Sales Ops and Sales Enablement, how to bring them together
Hi Joe, My Sales Ops team has been growing rapidly over the past year or so. With that growth, we’ve also added a Sales Enablement team. But...READ MORE
I keep finding myself in situations where I wish I was proficient in CSS and HTML. Instead of waiting for one of our developers to change something in a form or a landing page, I wish I could just do it myself. As a MOPs professional, do you think it’s worth learning these basic programming skills?
When it comes to building a MOPs skillset, I’m a big proponent of learning as much as you can around the things that happen in MOPs. The reason? It’s a great way of building a comprehensive understanding of what’s happening and why at each stage of a process. This way, if something breaks you’ll be able to know why—and perhaps how to fix it, too.
Learning CSS and HTML specifically can do a lot to improve your standing as a MOPs professional and make you more efficient. Here are three ways that’s true:
In most companies, since CSS documents are used to make changes to website colours, fonts, and other design elements, it’s usually owned by the IT or website maintenance team. So if you’re ever looking to implement a fancy form in a landing page, you’d likely be dependent on this team to make those changes for you. For big companies that have a lot of competing priorities for the website, this could mean a long wait time for a simple form. With enough CSS knowledge, you can make the changes yourself without requiring the help of another team.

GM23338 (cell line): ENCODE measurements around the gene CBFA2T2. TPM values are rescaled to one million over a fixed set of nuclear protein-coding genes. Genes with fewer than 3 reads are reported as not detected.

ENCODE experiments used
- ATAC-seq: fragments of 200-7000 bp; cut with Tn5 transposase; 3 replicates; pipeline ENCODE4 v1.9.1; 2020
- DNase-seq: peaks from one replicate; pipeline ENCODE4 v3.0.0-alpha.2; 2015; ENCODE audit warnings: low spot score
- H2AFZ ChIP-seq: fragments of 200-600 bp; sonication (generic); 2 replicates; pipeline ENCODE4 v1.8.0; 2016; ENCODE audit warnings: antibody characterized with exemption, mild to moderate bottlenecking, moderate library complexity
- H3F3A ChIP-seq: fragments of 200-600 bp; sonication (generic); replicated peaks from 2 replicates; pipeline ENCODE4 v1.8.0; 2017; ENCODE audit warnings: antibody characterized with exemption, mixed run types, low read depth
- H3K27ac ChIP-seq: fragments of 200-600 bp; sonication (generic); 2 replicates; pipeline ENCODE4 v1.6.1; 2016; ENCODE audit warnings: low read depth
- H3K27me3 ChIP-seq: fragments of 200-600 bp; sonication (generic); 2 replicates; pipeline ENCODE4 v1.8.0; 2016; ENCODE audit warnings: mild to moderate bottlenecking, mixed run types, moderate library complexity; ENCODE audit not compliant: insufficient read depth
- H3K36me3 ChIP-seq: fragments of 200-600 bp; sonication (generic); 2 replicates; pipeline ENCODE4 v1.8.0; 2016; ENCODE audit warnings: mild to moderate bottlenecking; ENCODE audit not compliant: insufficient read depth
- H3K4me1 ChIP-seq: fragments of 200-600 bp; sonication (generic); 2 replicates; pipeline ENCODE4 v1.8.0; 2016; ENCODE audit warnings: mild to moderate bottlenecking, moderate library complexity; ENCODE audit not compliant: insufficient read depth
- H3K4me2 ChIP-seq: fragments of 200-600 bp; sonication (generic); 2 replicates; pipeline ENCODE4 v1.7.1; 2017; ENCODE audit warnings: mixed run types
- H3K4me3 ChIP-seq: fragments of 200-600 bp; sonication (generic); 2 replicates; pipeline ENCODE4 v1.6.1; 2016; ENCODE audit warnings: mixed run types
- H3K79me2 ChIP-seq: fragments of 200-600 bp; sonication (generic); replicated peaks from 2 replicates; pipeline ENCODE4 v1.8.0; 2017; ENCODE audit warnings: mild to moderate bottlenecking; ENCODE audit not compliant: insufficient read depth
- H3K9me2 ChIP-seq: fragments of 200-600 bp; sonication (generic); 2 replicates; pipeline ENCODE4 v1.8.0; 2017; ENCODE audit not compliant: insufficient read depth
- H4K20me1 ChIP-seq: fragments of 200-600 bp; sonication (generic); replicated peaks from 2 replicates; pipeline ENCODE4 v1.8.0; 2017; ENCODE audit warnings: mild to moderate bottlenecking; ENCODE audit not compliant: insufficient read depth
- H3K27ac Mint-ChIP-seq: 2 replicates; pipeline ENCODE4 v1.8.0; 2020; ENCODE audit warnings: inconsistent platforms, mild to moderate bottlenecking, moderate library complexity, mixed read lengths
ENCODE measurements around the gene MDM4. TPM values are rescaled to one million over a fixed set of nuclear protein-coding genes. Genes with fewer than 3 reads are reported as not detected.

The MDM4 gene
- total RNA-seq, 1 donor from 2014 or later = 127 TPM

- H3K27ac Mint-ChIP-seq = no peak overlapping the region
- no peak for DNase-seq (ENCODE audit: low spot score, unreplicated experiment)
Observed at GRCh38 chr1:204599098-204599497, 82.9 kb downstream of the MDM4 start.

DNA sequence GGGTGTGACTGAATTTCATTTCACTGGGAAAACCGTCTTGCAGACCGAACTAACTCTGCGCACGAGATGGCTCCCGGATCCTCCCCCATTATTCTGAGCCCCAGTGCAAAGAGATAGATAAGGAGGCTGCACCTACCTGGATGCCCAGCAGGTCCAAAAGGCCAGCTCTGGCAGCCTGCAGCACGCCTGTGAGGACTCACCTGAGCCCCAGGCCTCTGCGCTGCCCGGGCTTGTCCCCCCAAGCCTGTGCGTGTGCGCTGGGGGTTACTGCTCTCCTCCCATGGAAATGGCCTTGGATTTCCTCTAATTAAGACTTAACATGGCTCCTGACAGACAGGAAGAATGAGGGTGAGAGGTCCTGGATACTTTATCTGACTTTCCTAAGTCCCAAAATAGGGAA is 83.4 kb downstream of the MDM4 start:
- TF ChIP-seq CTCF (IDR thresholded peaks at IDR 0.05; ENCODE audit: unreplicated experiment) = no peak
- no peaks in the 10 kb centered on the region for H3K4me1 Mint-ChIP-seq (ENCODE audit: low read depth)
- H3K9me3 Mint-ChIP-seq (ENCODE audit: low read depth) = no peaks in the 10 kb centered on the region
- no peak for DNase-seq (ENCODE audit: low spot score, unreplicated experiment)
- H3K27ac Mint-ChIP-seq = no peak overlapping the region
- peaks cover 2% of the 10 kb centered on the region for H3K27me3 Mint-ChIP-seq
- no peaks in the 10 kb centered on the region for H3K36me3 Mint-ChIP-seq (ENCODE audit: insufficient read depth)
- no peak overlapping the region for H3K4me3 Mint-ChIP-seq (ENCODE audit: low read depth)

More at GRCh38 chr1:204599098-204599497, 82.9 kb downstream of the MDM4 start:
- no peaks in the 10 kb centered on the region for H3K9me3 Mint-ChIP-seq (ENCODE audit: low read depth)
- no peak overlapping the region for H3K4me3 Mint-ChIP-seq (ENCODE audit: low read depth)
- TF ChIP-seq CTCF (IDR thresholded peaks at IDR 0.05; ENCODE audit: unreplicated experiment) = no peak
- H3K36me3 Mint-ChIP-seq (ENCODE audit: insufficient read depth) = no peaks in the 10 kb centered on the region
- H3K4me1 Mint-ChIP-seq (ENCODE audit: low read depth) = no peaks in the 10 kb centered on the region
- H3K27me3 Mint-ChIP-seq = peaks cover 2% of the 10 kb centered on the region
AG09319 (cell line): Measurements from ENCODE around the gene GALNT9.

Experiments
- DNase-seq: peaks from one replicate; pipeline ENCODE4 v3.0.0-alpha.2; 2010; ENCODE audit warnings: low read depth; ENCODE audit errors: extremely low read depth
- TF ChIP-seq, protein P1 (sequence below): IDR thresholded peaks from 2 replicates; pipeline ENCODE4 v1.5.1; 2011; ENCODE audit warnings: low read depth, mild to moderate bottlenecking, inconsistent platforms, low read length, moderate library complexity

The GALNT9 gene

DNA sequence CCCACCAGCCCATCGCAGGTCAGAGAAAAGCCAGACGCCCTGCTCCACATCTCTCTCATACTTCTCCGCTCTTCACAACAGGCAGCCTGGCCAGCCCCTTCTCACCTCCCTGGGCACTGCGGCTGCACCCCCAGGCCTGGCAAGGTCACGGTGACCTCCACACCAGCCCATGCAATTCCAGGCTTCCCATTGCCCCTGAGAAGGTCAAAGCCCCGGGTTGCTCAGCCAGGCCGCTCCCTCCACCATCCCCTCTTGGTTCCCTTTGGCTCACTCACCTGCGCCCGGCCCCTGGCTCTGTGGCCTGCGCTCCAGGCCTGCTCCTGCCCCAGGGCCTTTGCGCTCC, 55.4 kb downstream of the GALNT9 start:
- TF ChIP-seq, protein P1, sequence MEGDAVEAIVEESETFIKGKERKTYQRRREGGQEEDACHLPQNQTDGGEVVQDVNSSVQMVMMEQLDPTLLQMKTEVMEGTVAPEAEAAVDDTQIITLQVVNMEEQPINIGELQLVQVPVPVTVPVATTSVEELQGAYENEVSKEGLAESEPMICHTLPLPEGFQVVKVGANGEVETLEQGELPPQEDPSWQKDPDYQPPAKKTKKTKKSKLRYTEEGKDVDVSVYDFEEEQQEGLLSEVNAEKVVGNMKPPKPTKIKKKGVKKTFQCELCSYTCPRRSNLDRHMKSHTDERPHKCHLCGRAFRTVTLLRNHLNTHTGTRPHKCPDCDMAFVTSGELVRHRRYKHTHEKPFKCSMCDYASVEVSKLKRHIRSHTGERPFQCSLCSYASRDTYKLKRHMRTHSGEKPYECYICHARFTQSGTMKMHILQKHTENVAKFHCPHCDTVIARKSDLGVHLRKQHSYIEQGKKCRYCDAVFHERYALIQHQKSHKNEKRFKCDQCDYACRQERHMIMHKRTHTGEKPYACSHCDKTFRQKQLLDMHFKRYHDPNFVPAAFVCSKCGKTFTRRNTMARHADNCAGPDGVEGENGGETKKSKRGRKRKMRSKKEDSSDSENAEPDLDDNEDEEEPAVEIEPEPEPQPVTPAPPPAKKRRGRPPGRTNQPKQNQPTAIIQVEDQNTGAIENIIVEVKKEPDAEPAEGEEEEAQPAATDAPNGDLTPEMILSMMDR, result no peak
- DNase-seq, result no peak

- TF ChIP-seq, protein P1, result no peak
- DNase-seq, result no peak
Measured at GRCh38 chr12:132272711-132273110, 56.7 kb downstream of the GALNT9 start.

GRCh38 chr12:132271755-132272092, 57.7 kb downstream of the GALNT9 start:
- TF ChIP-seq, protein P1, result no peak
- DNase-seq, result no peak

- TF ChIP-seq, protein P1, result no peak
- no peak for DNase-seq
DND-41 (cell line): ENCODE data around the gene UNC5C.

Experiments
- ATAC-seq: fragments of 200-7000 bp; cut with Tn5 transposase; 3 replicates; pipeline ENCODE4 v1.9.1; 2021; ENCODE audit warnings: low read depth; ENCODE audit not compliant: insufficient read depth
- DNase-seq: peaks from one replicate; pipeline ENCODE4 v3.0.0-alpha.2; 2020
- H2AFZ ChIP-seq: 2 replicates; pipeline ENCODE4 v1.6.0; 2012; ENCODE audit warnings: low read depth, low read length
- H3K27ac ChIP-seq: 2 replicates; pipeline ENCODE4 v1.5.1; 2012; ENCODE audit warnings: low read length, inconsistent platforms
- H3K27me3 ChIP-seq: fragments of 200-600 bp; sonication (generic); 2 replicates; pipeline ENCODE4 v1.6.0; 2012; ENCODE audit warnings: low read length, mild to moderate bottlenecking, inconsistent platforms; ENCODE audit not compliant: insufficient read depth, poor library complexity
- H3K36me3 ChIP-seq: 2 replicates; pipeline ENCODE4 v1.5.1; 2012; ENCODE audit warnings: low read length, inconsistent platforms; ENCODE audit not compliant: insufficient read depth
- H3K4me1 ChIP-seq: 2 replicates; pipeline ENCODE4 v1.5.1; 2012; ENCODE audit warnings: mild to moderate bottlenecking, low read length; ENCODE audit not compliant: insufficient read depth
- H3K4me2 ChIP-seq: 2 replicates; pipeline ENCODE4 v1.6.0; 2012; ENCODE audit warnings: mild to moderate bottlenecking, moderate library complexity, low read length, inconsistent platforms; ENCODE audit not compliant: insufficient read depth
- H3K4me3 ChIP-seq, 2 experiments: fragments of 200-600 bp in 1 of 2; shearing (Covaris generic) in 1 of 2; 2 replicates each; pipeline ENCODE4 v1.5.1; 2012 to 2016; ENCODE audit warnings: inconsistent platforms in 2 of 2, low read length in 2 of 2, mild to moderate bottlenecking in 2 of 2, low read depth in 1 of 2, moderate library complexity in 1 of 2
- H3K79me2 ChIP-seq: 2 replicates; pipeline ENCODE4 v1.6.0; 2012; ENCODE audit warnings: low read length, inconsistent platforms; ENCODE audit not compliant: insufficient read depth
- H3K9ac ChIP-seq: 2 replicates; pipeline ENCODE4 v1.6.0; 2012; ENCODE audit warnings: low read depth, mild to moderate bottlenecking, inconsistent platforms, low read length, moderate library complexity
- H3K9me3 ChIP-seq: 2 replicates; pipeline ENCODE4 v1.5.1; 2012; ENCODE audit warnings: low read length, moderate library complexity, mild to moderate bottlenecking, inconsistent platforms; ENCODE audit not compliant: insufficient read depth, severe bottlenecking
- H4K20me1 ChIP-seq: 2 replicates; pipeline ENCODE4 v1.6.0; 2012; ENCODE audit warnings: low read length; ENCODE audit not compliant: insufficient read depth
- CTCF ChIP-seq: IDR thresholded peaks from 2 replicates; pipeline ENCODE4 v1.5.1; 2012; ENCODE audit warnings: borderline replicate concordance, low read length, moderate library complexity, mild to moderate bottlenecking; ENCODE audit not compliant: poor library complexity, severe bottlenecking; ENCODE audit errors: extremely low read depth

Most people know that an engine powers a car and that if the car’s not working, it’s probably because there’s something wrong with the engine. But having a deeper understanding of how the engine itself works and the various components within it can be useful in uncovering the actual problem. The same is true with CSS and HTML. The more you know about these programming languages, the better positioned you are to take a look under the hood and find the issue that needs to be solved.
The added bonus is that sense of satisfaction or fulfillment you get when you make an adjustment and it actually works the way you want it to.
Having CSS knowledge—or even a certification—will be a big differentiator when you’re looking for your next role. MOPs recruiters understand the value of this skill set and they’ll be interested in bringing someone in that can reduce the time spent bringing something to life on the company website.
These three benefits are just some of the ways that increasing your technical understanding can help you advance in your career. The best part? You can get started right now. There’s a wealth of materials out there for you to take advantage of and guide your own learning. For example, W3schools has free online tutorials with great examples and practical exercises to help you consolidate your knowledge. Other resources include Codeacademy, Udemy, and web.dev. You can leverage as much or as little as these options as you want to learn in the way that makes the most sense to you.
You’ve got this,
Hi Jo, I recently started a career in marketing automation, and I’m feeling a bit overwhelmed. It feels like I’m expected to know so many different things...READ MORE